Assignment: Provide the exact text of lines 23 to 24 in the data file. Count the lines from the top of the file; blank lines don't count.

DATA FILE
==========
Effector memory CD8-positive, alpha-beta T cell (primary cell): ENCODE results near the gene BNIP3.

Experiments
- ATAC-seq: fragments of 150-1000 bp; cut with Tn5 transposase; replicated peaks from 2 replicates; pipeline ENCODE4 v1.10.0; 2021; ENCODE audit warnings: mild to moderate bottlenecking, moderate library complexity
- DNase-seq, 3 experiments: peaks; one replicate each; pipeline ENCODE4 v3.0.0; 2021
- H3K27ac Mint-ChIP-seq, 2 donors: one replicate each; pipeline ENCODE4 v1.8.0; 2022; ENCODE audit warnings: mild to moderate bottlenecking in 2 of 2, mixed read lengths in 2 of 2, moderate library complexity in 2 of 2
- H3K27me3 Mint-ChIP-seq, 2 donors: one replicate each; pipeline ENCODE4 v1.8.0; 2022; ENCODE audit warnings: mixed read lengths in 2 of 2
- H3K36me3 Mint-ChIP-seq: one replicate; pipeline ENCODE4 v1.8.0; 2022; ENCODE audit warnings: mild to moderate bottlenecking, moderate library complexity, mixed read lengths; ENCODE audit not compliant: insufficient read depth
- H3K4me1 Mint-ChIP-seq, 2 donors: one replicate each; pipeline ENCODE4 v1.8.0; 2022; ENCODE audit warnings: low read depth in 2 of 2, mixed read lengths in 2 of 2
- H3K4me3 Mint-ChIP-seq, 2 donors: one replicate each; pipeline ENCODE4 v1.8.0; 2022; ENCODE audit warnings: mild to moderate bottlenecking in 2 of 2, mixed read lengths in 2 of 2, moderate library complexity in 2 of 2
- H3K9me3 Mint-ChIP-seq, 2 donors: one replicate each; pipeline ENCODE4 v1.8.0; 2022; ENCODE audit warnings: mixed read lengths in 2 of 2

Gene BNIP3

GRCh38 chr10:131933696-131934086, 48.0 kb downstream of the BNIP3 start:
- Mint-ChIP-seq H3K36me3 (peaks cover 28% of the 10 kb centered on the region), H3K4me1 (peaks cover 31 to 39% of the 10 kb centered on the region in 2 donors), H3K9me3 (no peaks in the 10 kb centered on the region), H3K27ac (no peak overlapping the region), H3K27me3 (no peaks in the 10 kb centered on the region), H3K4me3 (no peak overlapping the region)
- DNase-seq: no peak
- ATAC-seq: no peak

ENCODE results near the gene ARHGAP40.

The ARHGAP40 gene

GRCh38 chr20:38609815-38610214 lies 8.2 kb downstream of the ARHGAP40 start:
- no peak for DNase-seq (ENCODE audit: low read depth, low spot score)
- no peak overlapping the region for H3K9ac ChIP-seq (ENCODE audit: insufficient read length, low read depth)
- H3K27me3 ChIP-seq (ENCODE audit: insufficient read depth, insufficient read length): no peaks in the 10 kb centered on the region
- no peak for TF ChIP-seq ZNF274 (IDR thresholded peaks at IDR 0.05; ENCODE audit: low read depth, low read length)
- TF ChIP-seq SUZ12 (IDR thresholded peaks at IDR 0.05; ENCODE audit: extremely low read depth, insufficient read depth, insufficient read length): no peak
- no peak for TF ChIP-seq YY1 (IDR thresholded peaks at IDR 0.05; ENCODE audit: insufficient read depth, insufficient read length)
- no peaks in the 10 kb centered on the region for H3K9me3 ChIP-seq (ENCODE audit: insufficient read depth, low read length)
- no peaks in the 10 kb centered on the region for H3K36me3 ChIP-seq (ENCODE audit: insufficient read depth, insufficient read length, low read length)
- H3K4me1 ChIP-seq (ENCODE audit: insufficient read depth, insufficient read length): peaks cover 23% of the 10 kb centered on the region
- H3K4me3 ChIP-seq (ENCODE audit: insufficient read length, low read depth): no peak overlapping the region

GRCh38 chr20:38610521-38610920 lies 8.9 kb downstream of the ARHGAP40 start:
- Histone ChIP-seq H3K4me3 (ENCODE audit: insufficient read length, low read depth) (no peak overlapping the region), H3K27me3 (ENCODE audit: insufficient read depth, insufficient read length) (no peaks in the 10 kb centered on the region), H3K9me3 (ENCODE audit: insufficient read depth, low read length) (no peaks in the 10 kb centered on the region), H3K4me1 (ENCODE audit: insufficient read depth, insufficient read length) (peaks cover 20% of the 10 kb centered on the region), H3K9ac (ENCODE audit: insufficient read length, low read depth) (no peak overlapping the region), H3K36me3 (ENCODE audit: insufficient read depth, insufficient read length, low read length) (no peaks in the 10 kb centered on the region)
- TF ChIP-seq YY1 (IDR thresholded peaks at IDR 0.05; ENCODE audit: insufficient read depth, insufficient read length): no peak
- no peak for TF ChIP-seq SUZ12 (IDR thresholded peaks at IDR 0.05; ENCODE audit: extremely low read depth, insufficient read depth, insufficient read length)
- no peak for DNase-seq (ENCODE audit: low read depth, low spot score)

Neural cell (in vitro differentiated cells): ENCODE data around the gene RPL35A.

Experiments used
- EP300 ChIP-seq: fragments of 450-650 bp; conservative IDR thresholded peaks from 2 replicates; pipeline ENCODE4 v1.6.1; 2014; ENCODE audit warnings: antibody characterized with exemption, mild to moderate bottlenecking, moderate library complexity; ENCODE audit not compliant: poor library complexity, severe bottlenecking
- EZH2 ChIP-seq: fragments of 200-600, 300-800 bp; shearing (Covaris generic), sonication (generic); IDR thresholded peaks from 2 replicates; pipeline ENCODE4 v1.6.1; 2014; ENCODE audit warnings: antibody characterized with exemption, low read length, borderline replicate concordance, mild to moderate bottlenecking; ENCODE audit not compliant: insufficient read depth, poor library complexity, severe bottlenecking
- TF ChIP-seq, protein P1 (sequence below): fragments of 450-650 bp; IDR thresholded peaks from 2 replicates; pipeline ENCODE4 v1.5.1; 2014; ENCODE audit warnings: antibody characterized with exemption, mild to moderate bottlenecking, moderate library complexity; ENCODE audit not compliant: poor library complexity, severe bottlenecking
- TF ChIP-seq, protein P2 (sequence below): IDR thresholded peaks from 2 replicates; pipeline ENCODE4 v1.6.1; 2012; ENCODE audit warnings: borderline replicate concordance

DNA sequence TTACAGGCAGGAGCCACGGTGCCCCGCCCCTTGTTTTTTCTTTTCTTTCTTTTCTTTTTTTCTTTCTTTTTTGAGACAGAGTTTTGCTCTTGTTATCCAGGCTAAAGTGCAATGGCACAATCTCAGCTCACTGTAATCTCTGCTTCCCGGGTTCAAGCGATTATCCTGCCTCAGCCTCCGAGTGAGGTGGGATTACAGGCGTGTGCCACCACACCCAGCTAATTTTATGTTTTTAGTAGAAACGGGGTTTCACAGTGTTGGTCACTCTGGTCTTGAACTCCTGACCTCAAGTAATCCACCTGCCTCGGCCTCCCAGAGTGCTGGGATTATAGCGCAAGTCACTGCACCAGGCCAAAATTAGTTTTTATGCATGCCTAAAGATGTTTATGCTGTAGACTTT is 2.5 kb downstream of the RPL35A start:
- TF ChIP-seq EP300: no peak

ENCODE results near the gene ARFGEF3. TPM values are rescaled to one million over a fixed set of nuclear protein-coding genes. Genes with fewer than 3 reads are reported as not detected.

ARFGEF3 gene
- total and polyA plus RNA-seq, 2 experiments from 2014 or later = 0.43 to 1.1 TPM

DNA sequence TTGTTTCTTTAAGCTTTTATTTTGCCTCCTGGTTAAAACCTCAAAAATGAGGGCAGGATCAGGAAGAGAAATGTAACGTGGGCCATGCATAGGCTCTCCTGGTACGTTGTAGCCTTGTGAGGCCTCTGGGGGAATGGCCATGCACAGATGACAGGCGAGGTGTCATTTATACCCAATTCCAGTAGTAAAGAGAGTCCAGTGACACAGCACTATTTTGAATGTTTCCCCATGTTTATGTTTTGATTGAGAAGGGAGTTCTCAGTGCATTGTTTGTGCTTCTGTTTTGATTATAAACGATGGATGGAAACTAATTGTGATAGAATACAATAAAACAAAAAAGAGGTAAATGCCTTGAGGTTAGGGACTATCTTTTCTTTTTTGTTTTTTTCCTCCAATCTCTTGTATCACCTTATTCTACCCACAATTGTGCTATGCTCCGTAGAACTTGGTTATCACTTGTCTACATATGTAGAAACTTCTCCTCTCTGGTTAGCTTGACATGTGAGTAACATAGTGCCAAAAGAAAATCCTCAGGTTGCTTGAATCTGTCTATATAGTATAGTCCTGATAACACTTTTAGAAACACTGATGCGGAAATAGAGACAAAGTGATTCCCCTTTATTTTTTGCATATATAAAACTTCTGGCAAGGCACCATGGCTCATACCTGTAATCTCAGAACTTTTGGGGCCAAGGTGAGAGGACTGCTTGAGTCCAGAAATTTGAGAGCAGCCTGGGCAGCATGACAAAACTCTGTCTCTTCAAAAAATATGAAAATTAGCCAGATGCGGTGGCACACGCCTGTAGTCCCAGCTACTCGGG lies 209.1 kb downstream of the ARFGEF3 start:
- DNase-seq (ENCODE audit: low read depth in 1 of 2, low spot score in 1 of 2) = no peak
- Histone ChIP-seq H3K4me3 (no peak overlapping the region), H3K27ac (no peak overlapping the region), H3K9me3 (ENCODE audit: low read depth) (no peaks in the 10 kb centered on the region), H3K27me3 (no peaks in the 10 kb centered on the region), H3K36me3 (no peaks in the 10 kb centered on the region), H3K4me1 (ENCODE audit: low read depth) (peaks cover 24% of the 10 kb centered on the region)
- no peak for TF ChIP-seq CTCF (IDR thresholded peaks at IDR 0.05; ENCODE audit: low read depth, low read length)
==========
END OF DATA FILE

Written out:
- TF ChIP-seq SUZ12 (IDR thresholded peaks at IDR 0.05; ENCODE audit: extremely low read depth, insufficient read depth, insufficient read length): no peak
- no peak for TF ChIP-seq YY1 (IDR thresholded peaks at IDR 0.05; ENCODE audit: insufficient read depth, insufficient read length)